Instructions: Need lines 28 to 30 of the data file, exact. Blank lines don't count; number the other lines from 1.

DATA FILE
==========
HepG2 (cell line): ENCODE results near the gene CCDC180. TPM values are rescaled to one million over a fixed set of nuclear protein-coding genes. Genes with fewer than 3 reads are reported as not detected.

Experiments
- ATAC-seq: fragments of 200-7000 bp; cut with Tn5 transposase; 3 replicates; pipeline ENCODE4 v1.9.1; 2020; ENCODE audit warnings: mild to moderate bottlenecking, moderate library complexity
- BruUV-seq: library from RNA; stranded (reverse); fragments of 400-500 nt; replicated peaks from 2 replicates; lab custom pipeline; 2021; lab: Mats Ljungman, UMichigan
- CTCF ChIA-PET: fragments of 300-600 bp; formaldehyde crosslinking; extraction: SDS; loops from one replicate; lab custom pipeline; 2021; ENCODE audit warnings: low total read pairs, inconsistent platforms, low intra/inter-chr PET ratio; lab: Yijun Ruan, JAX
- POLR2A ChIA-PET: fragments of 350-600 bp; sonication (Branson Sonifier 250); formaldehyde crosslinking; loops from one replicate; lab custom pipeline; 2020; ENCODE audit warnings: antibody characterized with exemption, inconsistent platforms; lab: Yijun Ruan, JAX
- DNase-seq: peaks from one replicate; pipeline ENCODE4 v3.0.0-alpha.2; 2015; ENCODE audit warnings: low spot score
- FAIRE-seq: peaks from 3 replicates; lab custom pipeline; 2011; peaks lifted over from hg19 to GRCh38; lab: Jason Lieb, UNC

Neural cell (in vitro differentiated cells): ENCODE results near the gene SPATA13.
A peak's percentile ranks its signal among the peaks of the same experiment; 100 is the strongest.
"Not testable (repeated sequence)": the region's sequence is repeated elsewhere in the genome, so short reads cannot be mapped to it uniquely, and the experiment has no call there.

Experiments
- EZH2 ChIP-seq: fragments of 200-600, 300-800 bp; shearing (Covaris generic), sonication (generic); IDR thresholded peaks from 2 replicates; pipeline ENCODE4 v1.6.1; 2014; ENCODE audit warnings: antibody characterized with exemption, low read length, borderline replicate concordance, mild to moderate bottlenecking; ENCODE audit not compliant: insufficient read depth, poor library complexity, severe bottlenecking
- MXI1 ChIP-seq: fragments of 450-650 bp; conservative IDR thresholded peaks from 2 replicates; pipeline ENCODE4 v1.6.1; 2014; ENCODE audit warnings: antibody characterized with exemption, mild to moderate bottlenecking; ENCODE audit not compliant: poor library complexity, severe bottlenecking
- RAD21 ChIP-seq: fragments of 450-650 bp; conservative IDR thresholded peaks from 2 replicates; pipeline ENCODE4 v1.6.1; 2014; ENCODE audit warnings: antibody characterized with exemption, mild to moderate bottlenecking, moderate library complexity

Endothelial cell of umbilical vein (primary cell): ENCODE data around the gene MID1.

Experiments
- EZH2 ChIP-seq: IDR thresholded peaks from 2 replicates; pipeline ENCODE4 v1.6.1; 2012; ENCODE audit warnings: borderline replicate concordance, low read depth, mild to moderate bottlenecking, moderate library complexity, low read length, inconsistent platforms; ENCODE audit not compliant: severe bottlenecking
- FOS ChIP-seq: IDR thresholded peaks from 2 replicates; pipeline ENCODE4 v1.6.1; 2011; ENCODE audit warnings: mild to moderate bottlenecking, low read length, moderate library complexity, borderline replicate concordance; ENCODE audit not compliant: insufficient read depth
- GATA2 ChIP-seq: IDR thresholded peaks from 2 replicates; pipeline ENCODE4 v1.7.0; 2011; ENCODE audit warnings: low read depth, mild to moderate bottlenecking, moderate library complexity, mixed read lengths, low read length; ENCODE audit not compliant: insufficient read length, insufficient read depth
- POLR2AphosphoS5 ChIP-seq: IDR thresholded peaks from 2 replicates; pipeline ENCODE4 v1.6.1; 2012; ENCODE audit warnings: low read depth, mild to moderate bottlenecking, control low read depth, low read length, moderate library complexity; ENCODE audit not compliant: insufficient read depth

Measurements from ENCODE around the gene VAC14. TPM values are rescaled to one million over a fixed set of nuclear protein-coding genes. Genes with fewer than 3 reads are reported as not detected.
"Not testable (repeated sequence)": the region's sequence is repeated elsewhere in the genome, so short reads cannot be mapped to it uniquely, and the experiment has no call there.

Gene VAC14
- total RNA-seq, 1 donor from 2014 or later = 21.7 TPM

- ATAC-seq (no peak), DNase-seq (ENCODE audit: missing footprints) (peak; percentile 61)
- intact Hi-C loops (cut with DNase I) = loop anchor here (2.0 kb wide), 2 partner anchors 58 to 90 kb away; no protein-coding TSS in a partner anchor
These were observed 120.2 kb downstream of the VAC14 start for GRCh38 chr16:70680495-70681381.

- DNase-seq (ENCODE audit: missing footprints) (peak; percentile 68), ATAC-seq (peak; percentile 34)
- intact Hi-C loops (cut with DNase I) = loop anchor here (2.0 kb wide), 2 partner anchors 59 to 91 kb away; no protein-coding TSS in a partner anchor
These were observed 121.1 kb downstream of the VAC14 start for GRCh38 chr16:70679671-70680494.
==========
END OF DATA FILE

These were observed 120.2 kb downstream of the VAC14 start for GRCh38 chr16:70680495-70681381.

- DNase-seq (ENCODE audit: missing footprints) (peak; percentile 68), ATAC-seq (peak; percentile 34)
- intact Hi-C loops (cut with DNase I) = loop anchor here (2.0 kb wide), 2 partner anchors 59 to 91 kb away; no protein-coding TSS in a partner anchor